Girls Are Coming out of the Woods

Avan Jogia Awakens Mixed Feelings and Fire

Mixed Feelings by Avan Jogia Review

Go deep into Mixed Feelings with poet and actor Avan Jogia.

If you’re not on our newsletter list, you probably missed our interview with Jogia, where he went in-depth on his inspiration for Mixed Feelings. Subscribe today to be the first to get access to LI Voices, and read Avan’s interview here.

Content & Themes

Mixed Feelings is a poetry and essay collection that tackles themes of identity, racism, profiling, discrimination, and other realities that people of mixed races and heritages face every single day. It’s told through personal essays and poetry, each chronicling a deeply personal and moving facet of the experience.

What Jogia accomplished in assembling this collection is an immersive and emotional perspective into the reality he lives as a man of mixed race. The real feat is that he does it in a way that’s both non-confrontational and accessible, making a book that’s raw and assertive without making any readers feel attacked, or “other.”

Also notable is Jogia’s ability to discuss race and identity through the lens of categorization– calling out specifically that he’s not half-anything, but rather a whole person. The poignant assertions in the book challenge the reader to reconsider assumptions we make about other people’s stories, lines of inquiry we follow about ourselves and others, and perhaps most importantly, what and who we allow to define us in a world that is ever-fixated on race as one of the largest considerations in identity.

Voice & Tone

Jogia is here to tell a really specific story, and his voice and tone are both focused and assertive. Again, he does this in a way that presents readers with the facts of his and others’ experiences that is both ardent and accessible. I could, as a white woman of fairly singular heritage (mostly Irish, a little Hungarian Jewish in there) read these recountings and feel the frustrations of the marginalized, feel the anger at the injustices other people have had to face on their journeys, feel the deep conflict that comes with building your identity in a way that doesn’t perfectly align with the box society wants to tuck you into.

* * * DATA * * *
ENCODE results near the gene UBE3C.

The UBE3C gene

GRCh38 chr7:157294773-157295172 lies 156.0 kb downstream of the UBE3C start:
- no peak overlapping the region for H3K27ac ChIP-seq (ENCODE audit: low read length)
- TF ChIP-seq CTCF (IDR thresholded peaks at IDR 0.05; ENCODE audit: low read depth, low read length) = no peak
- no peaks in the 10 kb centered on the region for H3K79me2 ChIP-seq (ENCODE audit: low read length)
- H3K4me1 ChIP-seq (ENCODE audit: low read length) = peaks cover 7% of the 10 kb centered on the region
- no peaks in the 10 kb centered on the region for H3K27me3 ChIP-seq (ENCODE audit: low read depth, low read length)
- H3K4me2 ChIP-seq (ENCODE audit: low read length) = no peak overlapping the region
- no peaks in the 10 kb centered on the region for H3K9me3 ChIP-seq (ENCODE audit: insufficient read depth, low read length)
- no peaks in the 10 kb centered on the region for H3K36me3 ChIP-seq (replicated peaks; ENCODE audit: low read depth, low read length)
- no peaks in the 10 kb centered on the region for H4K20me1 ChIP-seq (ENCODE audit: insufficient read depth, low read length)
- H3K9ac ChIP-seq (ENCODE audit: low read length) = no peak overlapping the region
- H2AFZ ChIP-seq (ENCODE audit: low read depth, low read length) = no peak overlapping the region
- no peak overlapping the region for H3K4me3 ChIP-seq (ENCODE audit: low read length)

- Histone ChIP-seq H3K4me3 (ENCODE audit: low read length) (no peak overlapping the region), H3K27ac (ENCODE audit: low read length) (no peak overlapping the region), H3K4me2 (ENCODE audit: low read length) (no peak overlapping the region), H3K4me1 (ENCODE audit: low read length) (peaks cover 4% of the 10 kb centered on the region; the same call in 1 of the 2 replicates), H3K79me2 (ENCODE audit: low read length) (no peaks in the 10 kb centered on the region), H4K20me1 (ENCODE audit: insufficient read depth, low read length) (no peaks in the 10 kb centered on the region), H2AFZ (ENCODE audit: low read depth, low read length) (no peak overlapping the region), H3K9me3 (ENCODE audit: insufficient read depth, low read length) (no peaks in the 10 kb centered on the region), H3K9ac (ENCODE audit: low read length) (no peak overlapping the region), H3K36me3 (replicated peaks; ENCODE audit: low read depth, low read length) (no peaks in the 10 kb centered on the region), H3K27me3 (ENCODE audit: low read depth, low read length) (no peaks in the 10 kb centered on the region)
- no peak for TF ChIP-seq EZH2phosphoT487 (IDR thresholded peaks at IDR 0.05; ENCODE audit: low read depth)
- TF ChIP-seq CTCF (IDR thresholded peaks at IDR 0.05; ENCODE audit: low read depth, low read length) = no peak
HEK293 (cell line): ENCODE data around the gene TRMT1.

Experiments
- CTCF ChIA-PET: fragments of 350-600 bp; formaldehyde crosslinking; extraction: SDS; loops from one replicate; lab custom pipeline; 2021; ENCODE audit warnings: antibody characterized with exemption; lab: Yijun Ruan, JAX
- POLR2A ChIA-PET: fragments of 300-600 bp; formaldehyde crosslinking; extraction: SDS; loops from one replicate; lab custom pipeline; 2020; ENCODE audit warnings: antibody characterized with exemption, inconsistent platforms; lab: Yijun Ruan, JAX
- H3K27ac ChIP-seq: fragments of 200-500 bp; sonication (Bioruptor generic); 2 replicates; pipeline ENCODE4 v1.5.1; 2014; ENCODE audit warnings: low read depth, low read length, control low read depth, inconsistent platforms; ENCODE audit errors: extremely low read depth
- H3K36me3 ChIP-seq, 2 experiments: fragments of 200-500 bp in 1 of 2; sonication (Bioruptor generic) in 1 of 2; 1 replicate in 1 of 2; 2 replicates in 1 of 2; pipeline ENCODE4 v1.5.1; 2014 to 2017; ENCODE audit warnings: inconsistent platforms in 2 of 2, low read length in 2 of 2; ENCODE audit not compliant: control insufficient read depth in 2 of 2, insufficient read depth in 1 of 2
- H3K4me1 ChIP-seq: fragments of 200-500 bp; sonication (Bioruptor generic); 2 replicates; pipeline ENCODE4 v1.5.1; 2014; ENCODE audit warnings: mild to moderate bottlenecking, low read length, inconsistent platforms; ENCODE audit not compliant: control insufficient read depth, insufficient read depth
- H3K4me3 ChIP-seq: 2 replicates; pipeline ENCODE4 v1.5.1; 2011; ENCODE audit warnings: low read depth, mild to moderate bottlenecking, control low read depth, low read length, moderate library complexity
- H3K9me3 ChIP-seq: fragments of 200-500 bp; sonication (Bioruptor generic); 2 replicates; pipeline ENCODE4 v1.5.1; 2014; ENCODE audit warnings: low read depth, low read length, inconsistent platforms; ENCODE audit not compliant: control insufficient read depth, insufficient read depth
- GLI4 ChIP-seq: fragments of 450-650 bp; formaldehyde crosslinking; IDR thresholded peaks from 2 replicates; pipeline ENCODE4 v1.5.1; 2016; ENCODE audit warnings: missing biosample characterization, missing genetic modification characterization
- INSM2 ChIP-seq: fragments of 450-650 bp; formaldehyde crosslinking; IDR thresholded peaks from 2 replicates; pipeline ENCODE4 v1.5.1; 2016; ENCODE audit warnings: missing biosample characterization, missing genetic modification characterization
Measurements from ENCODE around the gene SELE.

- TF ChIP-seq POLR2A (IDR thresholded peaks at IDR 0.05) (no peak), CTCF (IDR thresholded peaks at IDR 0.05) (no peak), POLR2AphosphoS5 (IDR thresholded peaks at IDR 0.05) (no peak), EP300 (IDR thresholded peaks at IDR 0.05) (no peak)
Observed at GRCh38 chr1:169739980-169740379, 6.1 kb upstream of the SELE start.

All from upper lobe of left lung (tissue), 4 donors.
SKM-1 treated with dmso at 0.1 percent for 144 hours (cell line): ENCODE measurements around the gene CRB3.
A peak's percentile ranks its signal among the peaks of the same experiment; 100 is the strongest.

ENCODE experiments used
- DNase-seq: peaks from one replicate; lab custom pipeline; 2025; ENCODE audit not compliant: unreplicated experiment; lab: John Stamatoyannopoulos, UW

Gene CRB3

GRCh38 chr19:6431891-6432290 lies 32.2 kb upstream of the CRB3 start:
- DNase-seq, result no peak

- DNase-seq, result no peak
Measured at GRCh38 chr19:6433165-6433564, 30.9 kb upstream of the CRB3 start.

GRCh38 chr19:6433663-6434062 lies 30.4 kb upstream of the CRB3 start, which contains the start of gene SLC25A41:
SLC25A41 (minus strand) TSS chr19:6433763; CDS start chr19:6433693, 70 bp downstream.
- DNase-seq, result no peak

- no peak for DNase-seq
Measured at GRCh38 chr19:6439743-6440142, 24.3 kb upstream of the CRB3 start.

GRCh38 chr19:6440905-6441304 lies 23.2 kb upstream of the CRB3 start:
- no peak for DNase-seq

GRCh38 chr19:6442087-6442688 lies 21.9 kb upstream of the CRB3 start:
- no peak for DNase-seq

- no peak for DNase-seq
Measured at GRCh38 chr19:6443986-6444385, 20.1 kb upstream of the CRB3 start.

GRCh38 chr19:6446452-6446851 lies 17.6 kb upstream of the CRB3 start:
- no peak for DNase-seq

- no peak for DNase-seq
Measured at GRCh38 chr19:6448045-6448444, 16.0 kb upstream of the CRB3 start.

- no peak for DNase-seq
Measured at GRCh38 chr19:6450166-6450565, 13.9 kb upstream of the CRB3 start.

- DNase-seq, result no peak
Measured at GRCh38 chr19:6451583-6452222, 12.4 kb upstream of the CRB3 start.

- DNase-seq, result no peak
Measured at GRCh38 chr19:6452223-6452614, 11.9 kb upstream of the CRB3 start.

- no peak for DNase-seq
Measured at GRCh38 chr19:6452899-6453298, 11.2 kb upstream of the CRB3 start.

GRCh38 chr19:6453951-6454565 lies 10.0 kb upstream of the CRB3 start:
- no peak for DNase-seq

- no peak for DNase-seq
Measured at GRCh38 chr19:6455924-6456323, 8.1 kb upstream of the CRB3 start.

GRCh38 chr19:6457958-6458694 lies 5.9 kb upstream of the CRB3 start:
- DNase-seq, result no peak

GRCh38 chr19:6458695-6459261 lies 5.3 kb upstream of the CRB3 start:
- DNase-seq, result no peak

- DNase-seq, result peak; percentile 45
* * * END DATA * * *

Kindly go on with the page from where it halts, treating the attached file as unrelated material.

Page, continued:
Jogia also curated guest voices into essay collections and poetry that came together in a symphonic way to reinforce each other– adding both corroboration and contrast to each individual’s experience and story. The overarching themes of their experiences are similar enough that the book feels cohesive and harmonious but the individual voices are nuanced enough that each insight into another’s life feels intimate, specific, and valuable.

Overall

I love this collection. I recommend it to anyone who’s struggling with the concepts of self-identity, especially if the friction stems from pushing back against societal norms. I recommend the collection to anyone who strives to understand the experiences and perspectives of artists and people who live different lives than them. I recommend it to anyone who’s struggled with the narratives of race and meaning in today’s global community. And I recommend it to anyone who loves strong poetry– poetry that carries more than its own weight in its verses.

Girls Are Coming out of the Woods